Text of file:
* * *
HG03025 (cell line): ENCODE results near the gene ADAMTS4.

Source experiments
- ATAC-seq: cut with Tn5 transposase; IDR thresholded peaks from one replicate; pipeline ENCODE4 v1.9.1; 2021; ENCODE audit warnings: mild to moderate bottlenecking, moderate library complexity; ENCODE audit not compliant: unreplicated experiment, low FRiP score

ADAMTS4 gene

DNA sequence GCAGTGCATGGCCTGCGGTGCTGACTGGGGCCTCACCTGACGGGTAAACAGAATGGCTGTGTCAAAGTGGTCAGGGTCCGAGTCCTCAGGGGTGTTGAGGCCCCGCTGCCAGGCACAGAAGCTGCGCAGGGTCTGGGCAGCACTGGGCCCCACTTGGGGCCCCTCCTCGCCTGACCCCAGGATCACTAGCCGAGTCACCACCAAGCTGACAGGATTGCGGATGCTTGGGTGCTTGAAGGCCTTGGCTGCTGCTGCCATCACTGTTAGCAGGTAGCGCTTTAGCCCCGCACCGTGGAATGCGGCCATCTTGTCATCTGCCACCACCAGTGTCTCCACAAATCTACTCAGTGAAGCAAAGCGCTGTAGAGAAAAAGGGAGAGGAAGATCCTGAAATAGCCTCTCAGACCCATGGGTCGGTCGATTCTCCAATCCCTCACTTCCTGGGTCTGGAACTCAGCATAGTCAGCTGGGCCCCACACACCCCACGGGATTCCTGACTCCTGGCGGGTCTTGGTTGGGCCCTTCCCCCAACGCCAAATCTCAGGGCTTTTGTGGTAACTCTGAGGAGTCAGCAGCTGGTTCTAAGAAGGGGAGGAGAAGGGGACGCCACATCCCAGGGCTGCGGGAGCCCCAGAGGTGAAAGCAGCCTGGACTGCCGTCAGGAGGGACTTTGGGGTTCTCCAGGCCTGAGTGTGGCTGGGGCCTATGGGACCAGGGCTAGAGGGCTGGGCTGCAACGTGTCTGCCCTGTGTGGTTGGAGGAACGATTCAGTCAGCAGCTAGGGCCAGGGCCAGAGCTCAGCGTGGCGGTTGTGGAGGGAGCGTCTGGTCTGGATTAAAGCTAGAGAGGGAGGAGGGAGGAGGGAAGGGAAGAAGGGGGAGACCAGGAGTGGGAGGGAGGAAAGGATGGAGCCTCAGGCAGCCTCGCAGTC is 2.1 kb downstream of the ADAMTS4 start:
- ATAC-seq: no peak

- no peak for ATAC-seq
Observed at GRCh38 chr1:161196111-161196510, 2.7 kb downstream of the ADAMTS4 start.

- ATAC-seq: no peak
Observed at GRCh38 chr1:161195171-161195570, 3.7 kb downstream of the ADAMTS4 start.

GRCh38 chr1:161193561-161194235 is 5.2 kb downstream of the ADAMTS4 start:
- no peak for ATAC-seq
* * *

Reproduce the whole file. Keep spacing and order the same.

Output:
HG03025 (cell line): ENCODE results near the gene ADAMTS4.

Source experiments
- ATAC-seq: cut with Tn5 transposase; IDR thresholded peaks from one replicate; pipeline ENCODE4 v1.9.1; 2021; ENCODE audit warnings: mild to moderate bottlenecking, moderate library complexity; ENCODE audit not compliant: unreplicated experiment, low FRiP score

ADAMTS4 gene

DNA sequence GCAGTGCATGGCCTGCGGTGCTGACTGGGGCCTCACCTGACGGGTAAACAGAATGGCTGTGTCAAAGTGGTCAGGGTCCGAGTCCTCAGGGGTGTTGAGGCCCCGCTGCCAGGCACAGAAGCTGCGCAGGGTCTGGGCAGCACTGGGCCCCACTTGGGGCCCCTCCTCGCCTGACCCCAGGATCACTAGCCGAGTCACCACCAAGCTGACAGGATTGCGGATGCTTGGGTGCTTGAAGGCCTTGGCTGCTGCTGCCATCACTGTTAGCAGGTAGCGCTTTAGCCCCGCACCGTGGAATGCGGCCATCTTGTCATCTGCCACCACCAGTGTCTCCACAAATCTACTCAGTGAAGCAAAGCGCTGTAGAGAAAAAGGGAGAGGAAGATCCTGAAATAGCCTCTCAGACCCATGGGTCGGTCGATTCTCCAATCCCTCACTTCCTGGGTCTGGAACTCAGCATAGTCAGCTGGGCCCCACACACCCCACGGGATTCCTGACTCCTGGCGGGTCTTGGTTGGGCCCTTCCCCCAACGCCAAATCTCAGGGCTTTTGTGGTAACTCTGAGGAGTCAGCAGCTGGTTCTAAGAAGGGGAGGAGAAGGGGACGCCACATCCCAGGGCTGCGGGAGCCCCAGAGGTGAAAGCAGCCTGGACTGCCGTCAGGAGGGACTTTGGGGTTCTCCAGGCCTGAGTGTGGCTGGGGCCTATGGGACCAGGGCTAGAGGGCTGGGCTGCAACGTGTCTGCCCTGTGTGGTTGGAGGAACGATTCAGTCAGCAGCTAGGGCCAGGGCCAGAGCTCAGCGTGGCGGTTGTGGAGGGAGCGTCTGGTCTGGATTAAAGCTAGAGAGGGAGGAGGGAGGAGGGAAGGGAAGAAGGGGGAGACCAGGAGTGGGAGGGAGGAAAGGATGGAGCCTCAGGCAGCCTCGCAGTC is 2.1 kb downstream of the ADAMTS4 start:
- ATAC-seq: no peak

- no peak for ATAC-seq
Observed at GRCh38 chr1:161196111-161196510, 2.7 kb downstream of the ADAMTS4 start.

- ATAC-seq: no peak
Observed at GRCh38 chr1:161195171-161195570, 3.7 kb downstream of the ADAMTS4 start.

GRCh38 chr1:161193561-161194235 is 5.2 kb downstream of the ADAMTS4 start:
- no peak for ATAC-seq